Jeanine Knight, now Women’s Homeless Housing Coordinator for Union Gospel Mission in Salem, worked nearly 13 years at the women’s shelter, Simonka Place. Formerly a nursing home administrator, Knight is now researching the history of UGM. When we asked for her thoughts on Salem women without shelter, we found her answers compelling.
It’s hard to know how many Salem women experience homelessness
Homeless women are less visible than men. The Point in Time count collected each January tries to “count the homeless” but this is like counting how many birds we have in Oregon. They are in too many places, and not all want to be counted.
Over the years, the UGM records how many have received shelter each night, but not the numbers of people that have been turned away because they were full.
A short history of local women’s shelters
When the UGM’s woman’s shelter started in 1968, 50 years ago, they did not even know if there was a need for a shelter for homeless women. But when they opened, women came. Homeless individuals then were in their twenties, often transients, going from harvesting crop to crop, often with their husbands. They only needed a brief stay, a few nights. Sometimes it was an unwed pregnant girl, afraid to tell her parents or kicked out by her parents. Maybe a woman released from jail.
The first shelter for women was a large home and served 12-13 women and children. Over time, more space was needed. In 1990 they had thirty beds and served six more by using floor mats. Simonka House moved to Keizer in November 2002 and became Simonka Place, where they had space for 46 beds. The last expansion was in 2013, which resulted in the total of 100 twin beds we have today.
When I started in 2005, women staying at Simonka Place were able to stay up to 30 days, unless they were in a 90-day Employment or 12-month Addiction recovery program. This seemed to be a standard for shelters across the country. They needed to go when their time was up, so they rotated. In Salem they moved on to the Salvation Army, a friend’s couch, or Helping Hands in Albany, then return when they were eligible again.
Although fed and sheltered, few were able to make much progress in ending their homelessness. It was a revolving door, going nowhere. The response to the applications they completed at one shelter could not be forwarded to their new unknown location. They started over again on job applications and waiting lists for housing, wherever they went. Their core issues of what was the reason for their homelessness, was not being addressed, or if it was, it was not resolved.
Sometime around 2011, Simonka Place was given approval to make a major change. No longer would women be able to just stay for thirty days. They could stay as long as needed, IF (and this is critical) they were actively addressing the issues keeping them homeless. With the assistance of knowledgeable and encouraging case managers, that would come to listen, help identify the biggest need, teaching privately life skills, financial responsibility and assisting them to reduce or eliminate their employment and housing barriers. They developed a relationship and worked as a team.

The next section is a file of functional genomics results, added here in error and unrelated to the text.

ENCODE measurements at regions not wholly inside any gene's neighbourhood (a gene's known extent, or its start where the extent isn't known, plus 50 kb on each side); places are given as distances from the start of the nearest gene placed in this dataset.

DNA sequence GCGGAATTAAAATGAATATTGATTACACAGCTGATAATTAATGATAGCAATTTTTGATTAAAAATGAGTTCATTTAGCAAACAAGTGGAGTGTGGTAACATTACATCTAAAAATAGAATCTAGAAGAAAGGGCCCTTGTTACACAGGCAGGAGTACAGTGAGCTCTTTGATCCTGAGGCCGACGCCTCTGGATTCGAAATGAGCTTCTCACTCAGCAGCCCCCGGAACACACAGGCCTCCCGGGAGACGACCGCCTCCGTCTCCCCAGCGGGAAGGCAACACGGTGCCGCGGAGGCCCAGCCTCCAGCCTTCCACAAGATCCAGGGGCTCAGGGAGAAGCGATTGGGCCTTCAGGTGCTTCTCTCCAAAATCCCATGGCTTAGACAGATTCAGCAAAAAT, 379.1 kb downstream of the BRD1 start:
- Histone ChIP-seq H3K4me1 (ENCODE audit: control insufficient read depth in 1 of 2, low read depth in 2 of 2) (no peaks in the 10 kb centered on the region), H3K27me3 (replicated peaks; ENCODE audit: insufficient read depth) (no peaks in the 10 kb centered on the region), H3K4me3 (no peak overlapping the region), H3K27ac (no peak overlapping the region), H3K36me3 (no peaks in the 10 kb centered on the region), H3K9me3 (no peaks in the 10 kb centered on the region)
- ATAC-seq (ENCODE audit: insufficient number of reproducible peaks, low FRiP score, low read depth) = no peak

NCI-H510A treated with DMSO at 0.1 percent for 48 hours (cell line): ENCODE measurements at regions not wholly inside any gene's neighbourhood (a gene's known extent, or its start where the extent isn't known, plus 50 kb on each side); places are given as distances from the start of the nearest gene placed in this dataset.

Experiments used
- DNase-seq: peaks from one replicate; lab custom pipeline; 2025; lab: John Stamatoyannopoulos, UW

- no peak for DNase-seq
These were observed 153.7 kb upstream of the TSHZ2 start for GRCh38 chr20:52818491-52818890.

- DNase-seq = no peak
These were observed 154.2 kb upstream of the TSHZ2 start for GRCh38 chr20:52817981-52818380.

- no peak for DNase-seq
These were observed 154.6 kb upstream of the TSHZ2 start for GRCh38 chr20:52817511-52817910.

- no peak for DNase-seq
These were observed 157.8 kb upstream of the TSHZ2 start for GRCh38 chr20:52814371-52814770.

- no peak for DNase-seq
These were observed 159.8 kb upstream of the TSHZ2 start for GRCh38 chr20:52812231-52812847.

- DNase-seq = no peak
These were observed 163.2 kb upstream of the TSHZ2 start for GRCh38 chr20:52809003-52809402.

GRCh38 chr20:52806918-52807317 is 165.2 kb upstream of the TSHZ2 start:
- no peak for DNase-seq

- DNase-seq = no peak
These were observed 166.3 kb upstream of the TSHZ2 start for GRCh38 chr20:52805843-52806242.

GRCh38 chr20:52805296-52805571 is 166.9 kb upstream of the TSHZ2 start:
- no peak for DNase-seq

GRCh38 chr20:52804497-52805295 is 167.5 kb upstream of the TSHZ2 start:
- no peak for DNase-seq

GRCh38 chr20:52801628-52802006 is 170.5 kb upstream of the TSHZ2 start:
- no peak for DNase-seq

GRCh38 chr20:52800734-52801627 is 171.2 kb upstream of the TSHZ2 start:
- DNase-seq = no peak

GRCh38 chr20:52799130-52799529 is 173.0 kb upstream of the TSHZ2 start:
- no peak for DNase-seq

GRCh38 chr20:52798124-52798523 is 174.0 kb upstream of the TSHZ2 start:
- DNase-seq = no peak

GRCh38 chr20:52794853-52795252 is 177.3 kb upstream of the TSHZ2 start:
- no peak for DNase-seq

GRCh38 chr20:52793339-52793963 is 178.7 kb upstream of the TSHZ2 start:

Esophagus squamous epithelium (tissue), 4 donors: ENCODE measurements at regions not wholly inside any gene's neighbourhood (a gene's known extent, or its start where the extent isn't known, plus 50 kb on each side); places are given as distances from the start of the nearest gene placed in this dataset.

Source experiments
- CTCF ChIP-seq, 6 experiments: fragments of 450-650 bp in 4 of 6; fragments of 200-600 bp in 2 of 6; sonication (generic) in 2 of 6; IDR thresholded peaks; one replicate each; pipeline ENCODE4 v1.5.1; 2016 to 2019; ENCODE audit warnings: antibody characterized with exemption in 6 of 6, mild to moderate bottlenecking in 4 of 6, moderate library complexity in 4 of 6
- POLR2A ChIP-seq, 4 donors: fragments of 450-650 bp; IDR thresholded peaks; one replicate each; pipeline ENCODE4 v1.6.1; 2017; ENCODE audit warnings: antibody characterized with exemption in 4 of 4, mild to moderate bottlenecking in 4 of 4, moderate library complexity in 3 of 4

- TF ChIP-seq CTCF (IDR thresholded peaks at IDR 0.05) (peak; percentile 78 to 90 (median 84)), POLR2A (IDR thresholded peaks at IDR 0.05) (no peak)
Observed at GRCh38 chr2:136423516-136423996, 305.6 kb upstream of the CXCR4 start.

Each year that followed, 70-80 women, with and without children, moved into permanent housing. Of those, 4-5 women a year returned, unable to make it on their own. They needed a more structured environment. Once there was proof of this need, Disability Services helped with their permanent placements in adult foster care homes. For those few it took two steps, but they were no longer homeless, not on the streets and their needs were met. This change has helped end the revolving door for almost 400 women, and continues today.
For those not in a recovery program, we find it takes an average of 10 months for them to get permanent housing. Finding and keeping employment, paying debts such as past due utility bills, or other housing related barriers, then saving for housing applications, deposits, first and last month rent, etc.
Now with the shortage of affordable housing it takes even longer to find housing. Many can only afford a room for rent, but that does not work if you have children, and not all “rooms for rents” are safe. The benefit of women staying an average of 10 months, is that they really learn and continue to apply life skills. We find they have their homes or a better one 1, 2, and 3 years later.
While at Simonka Place, they need to identify their debts with credit reports. The homeless do not have much, but they do have debts. When you are homeless it is hard for your bills to find you. You also probably cannot pay them. Once debts were identified, they were encouraged to contact those they owed money and establish and keep to a payment plan. When you become employed and find housing your name starts to surface, and along with it your debts followed by the collection agencies. A wage garnishment from an old debt could wipe them out and being unable to pay their rent, leave them homeless again.